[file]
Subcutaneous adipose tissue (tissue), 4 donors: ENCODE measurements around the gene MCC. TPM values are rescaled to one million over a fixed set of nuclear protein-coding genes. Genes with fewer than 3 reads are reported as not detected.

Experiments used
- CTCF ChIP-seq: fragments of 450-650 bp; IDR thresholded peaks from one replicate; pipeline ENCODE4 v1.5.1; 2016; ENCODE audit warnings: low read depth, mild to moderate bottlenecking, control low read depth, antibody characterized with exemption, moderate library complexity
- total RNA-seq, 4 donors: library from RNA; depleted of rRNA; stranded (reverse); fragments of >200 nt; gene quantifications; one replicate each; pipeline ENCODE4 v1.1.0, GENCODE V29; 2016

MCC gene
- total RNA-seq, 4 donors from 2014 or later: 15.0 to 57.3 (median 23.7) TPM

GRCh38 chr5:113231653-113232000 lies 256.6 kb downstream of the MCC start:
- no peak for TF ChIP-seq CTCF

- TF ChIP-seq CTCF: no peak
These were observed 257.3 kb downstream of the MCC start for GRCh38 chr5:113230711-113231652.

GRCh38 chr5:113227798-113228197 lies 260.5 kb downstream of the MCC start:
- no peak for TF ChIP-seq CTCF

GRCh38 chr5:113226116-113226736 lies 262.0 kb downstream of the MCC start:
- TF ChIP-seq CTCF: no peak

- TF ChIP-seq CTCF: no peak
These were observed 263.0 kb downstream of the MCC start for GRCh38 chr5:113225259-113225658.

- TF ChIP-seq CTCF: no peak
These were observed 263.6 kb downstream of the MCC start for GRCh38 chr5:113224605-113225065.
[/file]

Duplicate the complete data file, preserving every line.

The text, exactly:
Subcutaneous adipose tissue (tissue), 4 donors: ENCODE measurements around the gene MCC. TPM values are rescaled to one million over a fixed set of nuclear protein-coding genes. Genes with fewer than 3 reads are reported as not detected.

Experiments used
- CTCF ChIP-seq: fragments of 450-650 bp; IDR thresholded peaks from one replicate; pipeline ENCODE4 v1.5.1; 2016; ENCODE audit warnings: low read depth, mild to moderate bottlenecking, control low read depth, antibody characterized with exemption, moderate library complexity
- total RNA-seq, 4 donors: library from RNA; depleted of rRNA; stranded (reverse); fragments of >200 nt; gene quantifications; one replicate each; pipeline ENCODE4 v1.1.0, GENCODE V29; 2016

MCC gene
- total RNA-seq, 4 donors from 2014 or later: 15.0 to 57.3 (median 23.7) TPM

GRCh38 chr5:113231653-113232000 lies 256.6 kb downstream of the MCC start:
- no peak for TF ChIP-seq CTCF

- TF ChIP-seq CTCF: no peak
These were observed 257.3 kb downstream of the MCC start for GRCh38 chr5:113230711-113231652.

GRCh38 chr5:113227798-113228197 lies 260.5 kb downstream of the MCC start:
- no peak for TF ChIP-seq CTCF

GRCh38 chr5:113226116-113226736 lies 262.0 kb downstream of the MCC start:
- TF ChIP-seq CTCF: no peak

- TF ChIP-seq CTCF: no peak
These were observed 263.0 kb downstream of the MCC start for GRCh38 chr5:113225259-113225658.

- TF ChIP-seq CTCF: no peak
These were observed 263.6 kb downstream of the MCC start for GRCh38 chr5:113224605-113225065.